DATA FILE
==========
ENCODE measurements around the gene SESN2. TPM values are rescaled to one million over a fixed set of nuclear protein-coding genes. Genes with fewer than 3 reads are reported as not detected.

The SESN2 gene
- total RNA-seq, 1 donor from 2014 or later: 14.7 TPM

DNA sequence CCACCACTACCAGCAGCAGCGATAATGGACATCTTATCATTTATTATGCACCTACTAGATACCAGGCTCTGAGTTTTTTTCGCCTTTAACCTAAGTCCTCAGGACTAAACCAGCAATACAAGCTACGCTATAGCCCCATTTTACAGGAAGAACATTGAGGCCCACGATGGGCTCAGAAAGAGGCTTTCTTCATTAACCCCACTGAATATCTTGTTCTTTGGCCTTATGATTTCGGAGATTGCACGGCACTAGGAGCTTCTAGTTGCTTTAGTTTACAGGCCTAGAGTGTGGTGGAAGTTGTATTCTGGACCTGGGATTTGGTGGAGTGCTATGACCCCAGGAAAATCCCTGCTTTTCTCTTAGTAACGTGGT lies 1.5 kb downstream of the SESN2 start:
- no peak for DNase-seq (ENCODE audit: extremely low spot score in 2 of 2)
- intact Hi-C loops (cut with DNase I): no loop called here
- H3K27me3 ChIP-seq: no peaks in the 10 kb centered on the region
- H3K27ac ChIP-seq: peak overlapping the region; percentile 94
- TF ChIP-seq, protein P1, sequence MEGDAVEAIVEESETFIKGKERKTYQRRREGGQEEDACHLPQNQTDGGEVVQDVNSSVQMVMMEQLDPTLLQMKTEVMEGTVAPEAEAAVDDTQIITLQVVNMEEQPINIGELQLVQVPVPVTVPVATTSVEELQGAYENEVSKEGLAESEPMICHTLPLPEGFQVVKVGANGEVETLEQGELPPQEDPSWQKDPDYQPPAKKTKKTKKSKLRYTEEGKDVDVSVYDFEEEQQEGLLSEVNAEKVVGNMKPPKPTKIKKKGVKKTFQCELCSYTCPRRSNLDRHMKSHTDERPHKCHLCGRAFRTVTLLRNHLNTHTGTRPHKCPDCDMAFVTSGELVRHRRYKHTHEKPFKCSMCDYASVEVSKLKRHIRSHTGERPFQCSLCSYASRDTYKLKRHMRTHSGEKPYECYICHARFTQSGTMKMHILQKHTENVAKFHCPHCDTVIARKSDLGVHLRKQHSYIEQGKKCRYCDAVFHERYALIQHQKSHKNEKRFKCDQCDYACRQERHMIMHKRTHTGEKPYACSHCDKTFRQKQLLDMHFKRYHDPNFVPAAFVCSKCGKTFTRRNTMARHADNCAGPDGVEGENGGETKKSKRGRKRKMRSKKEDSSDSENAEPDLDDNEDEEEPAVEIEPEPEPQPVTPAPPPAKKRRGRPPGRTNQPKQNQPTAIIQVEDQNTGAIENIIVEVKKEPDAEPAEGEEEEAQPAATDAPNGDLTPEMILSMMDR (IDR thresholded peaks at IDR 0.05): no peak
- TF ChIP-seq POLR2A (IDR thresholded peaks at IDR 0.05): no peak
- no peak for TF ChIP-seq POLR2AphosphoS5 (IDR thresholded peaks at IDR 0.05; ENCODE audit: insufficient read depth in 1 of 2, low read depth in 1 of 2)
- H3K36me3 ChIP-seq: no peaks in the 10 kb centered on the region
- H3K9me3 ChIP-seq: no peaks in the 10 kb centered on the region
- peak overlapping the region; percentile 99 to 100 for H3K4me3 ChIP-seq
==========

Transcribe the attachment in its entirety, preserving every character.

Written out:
ENCODE measurements around the gene SESN2. TPM values are rescaled to one million over a fixed set of nuclear protein-coding genes. Genes with fewer than 3 reads are reported as not detected.

The SESN2 gene
- total RNA-seq, 1 donor from 2014 or later: 14.7 TPM

DNA sequence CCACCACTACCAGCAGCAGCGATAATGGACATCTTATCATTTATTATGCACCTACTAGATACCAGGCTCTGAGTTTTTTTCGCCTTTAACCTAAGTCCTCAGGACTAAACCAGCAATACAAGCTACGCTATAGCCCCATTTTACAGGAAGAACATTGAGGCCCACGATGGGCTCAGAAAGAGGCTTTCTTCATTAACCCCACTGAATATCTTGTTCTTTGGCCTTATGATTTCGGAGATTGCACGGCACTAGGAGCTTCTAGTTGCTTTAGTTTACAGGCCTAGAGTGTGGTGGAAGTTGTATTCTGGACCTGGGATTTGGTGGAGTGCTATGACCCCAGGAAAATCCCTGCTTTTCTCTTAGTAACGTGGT lies 1.5 kb downstream of the SESN2 start:
- no peak for DNase-seq (ENCODE audit: extremely low spot score in 2 of 2)
- intact Hi-C loops (cut with DNase I): no loop called here
- H3K27me3 ChIP-seq: no peaks in the 10 kb centered on the region
- H3K27ac ChIP-seq: peak overlapping the region; percentile 94
- TF ChIP-seq, protein P1, sequence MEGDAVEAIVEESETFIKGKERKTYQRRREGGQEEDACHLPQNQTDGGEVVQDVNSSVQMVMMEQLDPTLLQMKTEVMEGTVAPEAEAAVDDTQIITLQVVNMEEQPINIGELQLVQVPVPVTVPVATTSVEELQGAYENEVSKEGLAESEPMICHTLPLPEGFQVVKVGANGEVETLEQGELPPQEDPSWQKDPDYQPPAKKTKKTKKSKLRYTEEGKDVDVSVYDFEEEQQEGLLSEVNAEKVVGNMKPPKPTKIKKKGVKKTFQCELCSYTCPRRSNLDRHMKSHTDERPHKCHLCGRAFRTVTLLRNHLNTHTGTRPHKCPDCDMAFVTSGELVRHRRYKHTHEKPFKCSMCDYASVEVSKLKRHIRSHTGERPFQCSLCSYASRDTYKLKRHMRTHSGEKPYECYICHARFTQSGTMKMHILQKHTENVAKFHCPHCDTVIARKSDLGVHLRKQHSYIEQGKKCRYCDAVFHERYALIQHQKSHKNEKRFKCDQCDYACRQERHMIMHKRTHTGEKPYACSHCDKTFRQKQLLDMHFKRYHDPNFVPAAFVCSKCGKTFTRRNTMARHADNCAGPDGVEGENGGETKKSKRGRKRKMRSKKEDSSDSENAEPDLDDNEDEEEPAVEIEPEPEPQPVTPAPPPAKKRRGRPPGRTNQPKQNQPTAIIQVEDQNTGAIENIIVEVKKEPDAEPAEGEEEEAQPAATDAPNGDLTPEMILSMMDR (IDR thresholded peaks at IDR 0.05): no peak
- TF ChIP-seq POLR2A (IDR thresholded peaks at IDR 0.05): no peak
- no peak for TF ChIP-seq POLR2AphosphoS5 (IDR thresholded peaks at IDR 0.05; ENCODE audit: insufficient read depth in 1 of 2, low read depth in 1 of 2)
- H3K36me3 ChIP-seq: no peaks in the 10 kb centered on the region
- H3K9me3 ChIP-seq: no peaks in the 10 kb centered on the region
- peak overlapping the region; percentile 99 to 100 for H3K4me3 ChIP-seq